Today was about introducing my Year 7s to the joy of Perfect Tense verbs conjugated with être as the auxiliary! First we recapped last lesson by using Socrative for them to discuss and post in pairs a definition of the Perfect tense with an example sentence using avoir. After the allotted 5 minutes I had them vote on the most effective definition, which handily proved to be the one that did actually include all the key concepts and terminology from last lesson.
Then, to introduce verbs that take être, instead of the usual ‘here are the most common verbs, you can learn them as DR MRS VANDERTRAMP’, I took a different tack.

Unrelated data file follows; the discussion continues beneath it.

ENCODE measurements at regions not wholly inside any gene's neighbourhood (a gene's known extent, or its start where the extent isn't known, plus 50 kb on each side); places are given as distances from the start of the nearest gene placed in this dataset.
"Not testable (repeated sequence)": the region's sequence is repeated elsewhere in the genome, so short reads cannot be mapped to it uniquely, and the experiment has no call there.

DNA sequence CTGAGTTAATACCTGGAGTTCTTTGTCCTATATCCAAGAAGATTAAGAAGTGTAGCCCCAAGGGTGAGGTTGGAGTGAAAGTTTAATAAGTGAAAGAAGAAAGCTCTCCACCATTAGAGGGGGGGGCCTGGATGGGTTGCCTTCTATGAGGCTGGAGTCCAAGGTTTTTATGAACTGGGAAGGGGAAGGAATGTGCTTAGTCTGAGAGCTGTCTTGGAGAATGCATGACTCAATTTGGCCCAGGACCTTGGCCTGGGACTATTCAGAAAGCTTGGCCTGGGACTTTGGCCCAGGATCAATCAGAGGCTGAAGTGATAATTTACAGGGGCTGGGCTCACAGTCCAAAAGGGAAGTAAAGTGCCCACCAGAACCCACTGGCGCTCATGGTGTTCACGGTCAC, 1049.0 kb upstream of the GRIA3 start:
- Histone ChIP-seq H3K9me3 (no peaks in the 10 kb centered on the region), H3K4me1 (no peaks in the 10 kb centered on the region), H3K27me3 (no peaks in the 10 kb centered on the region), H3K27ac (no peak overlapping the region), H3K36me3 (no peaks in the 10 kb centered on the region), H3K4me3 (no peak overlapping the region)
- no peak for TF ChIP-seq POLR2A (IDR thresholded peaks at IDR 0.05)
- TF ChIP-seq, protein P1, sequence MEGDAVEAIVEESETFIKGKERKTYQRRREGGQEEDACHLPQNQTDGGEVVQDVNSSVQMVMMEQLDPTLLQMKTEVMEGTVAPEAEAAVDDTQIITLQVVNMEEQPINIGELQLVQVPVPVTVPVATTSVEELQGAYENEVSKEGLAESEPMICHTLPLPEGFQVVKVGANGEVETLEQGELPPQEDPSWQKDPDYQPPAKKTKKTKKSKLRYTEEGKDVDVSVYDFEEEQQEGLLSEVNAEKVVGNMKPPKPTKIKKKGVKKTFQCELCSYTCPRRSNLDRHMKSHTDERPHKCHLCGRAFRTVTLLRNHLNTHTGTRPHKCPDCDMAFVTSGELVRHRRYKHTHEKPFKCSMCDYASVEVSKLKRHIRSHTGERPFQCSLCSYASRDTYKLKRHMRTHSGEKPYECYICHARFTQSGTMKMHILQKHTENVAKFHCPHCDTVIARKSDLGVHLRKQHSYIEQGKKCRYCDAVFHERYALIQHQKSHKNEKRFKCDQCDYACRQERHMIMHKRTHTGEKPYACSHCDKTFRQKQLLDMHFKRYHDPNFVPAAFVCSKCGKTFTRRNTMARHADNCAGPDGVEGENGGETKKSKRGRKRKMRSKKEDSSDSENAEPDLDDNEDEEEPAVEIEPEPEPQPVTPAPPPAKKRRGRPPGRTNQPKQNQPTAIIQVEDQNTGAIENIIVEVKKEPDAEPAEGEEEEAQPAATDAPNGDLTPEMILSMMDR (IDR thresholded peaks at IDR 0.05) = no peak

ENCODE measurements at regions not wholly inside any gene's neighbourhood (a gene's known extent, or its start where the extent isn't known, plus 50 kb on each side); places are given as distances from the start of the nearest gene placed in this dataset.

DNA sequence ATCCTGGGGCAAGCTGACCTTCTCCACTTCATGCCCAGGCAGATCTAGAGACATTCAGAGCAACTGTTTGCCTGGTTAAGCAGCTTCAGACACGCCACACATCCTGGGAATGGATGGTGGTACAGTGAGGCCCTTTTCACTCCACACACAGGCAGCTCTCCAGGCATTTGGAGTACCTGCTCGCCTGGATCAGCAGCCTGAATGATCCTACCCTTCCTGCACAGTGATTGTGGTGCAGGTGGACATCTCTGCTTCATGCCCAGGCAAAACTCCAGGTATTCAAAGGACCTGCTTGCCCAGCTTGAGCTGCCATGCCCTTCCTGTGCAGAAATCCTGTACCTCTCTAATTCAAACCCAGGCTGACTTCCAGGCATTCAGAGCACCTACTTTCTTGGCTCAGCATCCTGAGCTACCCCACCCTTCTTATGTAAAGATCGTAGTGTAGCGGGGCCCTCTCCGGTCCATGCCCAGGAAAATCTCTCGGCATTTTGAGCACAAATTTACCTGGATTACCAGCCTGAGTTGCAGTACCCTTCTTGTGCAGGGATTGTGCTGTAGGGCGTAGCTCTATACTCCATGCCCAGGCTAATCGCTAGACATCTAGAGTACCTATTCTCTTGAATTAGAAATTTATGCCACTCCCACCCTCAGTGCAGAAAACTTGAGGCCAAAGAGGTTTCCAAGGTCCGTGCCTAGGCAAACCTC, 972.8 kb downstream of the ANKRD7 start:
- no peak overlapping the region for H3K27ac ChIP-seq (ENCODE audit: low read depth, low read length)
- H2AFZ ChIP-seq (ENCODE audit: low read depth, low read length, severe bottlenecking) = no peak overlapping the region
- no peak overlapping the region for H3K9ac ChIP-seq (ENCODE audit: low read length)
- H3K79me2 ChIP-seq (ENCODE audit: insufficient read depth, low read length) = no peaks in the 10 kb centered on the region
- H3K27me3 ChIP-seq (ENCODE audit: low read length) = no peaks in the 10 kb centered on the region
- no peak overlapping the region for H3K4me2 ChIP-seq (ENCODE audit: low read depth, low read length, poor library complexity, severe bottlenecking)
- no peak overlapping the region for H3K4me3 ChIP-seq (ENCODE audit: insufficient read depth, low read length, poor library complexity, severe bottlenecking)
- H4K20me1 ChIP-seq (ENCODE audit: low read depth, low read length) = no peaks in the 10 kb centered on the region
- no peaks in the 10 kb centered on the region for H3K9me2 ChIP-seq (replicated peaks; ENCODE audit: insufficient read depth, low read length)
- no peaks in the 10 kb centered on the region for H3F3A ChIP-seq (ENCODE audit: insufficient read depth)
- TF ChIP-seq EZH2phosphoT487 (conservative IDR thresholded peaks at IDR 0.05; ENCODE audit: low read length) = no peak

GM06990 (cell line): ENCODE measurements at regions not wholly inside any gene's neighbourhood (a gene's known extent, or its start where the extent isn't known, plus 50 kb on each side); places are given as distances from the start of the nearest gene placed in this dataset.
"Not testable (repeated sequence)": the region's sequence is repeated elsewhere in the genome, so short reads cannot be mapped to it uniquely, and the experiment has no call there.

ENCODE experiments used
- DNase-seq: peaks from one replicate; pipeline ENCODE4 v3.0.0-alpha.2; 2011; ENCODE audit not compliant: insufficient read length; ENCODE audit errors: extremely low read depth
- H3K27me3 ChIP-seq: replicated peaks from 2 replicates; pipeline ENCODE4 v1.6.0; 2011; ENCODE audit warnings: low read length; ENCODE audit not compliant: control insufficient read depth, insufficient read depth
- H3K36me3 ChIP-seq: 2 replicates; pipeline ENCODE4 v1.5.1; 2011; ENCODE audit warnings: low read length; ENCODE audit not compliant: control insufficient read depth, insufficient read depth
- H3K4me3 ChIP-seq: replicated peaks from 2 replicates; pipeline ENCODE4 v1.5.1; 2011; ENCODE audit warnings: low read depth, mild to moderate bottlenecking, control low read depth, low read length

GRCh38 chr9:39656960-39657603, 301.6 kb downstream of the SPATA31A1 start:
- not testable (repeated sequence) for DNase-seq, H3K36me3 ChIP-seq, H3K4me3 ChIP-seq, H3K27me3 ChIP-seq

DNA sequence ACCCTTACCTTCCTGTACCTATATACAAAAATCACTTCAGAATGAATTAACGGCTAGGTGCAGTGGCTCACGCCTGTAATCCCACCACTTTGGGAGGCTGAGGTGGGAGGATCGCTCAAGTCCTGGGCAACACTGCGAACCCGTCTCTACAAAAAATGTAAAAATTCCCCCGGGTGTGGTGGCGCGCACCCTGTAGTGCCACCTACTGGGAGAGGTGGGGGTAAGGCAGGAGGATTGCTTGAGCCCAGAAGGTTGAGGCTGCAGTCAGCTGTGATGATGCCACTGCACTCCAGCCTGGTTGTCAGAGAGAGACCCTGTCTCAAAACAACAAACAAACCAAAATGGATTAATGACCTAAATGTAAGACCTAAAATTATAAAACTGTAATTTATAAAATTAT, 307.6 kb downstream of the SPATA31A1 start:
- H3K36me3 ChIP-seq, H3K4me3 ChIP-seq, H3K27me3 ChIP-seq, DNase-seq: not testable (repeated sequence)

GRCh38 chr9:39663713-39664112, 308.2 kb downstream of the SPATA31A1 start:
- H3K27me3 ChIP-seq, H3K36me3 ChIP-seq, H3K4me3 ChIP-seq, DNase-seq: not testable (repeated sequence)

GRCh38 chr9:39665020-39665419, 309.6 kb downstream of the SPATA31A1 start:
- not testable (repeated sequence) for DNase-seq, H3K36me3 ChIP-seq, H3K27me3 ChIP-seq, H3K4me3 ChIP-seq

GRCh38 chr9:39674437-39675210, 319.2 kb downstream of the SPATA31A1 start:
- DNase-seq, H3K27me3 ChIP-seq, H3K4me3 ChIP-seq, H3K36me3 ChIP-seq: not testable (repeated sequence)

I found this video on YouTube, downloaded it using KeepVid as YouTube is blocked in my school, and posted it to the class edmodo page. Students had to plug in headphones, watch and try to sing along at their own pace, noting down the verbs then using the internet in table groups to find both the English meaning and the correct Past Participle. This was preceded by a useful discussion about the most effective way to search for things like French grammar points. It always pleasantly surprises me by how much kids like to sing and although the song is quite fast, many were able to sing this by the end of the activity.